In her appearance before Congress this week, sixteen-year-old Swedish environmental activist Greta Thunberg submitted the most recent scientific report of the International Panel on Climate Change in lieu of a prepared statement. Much of the subsequent hearing involved discussion about why it’s important to “listen to the science.”
Our reading list this week takes that responsibility seriously, featuring pieces that reflect on the nature of science—from its conceptual and philosophical foundations to its social and political significance.
The philosopher of physics Tim Maudlin reconsiders conventional wisdom about correlation and causation, and reflects on the perennial attempt to reestablish the authority of reason and evidence—from quantum physics to Thomas Kuhn. Two historians of science, Michael Gordin and Steven Shapin, explore the inevitably political dimensions of the practice of science and the path by which scientific thinking came to accrue cultural and intellectual authority.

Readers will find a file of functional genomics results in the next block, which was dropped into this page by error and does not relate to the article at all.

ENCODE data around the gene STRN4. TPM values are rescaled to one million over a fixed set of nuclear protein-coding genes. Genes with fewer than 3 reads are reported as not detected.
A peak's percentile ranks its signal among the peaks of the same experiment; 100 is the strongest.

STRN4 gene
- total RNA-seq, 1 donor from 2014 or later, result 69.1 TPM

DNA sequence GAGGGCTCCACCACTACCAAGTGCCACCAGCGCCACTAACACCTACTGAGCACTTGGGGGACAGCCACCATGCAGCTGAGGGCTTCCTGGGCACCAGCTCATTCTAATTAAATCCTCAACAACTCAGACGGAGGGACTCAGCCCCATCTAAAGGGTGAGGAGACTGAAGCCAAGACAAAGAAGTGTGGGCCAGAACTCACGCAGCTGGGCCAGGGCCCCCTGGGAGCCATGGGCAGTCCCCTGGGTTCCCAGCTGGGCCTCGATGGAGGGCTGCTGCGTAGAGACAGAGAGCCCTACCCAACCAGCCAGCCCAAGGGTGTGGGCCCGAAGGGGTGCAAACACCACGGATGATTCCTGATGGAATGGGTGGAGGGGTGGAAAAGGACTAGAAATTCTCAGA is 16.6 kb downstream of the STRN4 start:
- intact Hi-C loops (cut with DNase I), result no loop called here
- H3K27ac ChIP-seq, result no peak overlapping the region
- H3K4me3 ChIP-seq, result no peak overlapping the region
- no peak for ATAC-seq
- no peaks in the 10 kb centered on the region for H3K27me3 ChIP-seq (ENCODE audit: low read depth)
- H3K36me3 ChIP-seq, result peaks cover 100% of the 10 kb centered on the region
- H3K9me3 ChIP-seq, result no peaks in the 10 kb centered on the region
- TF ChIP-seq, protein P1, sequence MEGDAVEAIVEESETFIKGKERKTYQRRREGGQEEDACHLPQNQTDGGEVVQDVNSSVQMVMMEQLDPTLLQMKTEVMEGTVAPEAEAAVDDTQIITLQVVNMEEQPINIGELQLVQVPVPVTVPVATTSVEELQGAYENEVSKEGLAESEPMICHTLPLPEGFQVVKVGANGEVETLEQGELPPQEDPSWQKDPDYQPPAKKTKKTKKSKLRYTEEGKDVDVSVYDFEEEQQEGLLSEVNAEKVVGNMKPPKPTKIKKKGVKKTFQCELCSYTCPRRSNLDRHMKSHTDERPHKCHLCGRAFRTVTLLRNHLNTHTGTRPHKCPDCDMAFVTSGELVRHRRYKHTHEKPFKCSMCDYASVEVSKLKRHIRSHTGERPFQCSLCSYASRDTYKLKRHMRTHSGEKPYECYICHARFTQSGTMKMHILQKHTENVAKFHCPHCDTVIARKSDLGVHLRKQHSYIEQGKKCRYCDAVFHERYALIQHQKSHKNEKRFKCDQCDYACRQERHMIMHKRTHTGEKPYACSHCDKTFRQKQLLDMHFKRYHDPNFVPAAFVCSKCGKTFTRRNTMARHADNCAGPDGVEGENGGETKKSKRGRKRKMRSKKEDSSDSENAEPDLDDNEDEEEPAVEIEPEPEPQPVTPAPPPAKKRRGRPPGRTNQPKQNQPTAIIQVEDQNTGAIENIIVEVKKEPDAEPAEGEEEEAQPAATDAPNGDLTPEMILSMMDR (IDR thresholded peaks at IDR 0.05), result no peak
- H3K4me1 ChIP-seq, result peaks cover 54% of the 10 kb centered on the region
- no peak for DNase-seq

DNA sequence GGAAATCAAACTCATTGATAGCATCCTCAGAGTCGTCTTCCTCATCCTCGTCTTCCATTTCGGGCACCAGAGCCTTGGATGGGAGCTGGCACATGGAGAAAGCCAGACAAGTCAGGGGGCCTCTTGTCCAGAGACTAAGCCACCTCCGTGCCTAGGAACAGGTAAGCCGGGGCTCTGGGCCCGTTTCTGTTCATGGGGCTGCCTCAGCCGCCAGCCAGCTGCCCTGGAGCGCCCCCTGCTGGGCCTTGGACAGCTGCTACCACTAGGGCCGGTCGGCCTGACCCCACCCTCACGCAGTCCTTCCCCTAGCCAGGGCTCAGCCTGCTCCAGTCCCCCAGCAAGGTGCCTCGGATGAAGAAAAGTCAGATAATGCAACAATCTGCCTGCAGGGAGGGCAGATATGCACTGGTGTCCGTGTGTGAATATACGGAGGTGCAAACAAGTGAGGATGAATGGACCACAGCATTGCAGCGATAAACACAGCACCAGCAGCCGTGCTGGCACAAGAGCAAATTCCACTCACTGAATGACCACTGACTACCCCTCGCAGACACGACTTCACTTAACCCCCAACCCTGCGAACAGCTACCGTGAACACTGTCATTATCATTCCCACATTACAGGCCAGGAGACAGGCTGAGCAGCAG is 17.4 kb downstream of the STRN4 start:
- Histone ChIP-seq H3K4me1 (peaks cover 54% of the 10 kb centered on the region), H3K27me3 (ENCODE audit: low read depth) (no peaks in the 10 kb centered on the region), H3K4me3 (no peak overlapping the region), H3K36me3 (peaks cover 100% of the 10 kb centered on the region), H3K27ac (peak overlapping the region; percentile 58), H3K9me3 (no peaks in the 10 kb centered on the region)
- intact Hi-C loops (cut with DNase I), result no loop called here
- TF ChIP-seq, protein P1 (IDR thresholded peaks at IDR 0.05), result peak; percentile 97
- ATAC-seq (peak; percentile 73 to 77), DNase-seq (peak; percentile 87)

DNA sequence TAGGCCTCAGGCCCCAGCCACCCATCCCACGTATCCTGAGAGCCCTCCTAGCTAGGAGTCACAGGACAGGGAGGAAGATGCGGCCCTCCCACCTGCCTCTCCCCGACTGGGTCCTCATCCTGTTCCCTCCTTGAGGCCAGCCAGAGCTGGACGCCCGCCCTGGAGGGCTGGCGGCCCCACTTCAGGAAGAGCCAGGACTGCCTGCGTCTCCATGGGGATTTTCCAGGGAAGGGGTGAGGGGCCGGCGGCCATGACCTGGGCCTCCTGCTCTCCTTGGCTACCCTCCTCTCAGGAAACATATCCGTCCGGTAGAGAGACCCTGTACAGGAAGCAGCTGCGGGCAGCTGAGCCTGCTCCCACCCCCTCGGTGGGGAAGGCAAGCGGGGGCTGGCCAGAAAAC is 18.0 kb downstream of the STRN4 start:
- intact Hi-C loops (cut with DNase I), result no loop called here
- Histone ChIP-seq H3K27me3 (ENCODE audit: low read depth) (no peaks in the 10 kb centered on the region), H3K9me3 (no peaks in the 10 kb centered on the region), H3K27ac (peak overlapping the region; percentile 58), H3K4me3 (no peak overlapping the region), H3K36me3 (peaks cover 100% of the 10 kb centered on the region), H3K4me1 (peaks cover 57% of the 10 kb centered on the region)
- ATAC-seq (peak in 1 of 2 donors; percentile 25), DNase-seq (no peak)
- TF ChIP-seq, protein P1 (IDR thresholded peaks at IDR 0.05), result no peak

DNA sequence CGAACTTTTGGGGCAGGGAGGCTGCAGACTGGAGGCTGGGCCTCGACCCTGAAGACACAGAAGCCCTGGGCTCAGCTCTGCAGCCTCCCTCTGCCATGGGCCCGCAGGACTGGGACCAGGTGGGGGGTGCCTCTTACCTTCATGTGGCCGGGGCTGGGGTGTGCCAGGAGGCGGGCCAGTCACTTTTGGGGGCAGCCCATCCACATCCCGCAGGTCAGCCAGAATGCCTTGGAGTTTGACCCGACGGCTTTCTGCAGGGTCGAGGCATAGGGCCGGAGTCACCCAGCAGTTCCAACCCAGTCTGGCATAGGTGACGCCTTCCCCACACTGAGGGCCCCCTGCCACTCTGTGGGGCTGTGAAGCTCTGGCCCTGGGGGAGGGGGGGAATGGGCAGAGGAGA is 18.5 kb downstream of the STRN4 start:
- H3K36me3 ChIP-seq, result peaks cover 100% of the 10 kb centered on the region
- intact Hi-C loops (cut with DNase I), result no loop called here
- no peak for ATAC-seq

We also hear from scientists themselves. The biologist Anne-Fausto Sterling calls for a new era of citizen science in an era of dwindling funding and democratic engagement, and the computer scientist Michael Nielsen considers a new age of “networked science.” The climate scientist Kerry Emanuel sums up what we know about climate change, and from our deep archive, the biologist H. Allen Orr takes a close look at the paleontologist Stephen Jay Gould’s arguments about the relation between science and religion.
Two new books—one on quantum physics, one on Thomas Kuhn—seek to reestablish the authority of reason and evidence.
Scientists have discarded the moral authority that previously accrued to their vocation.
Getting government grants for research is harder than ever. Our system is breaking down.
On the long and fraught history of the climate change debate.
Why discussion boards and online marketplaces can make it easier for scientists to pool their data and find far-flung collaborators.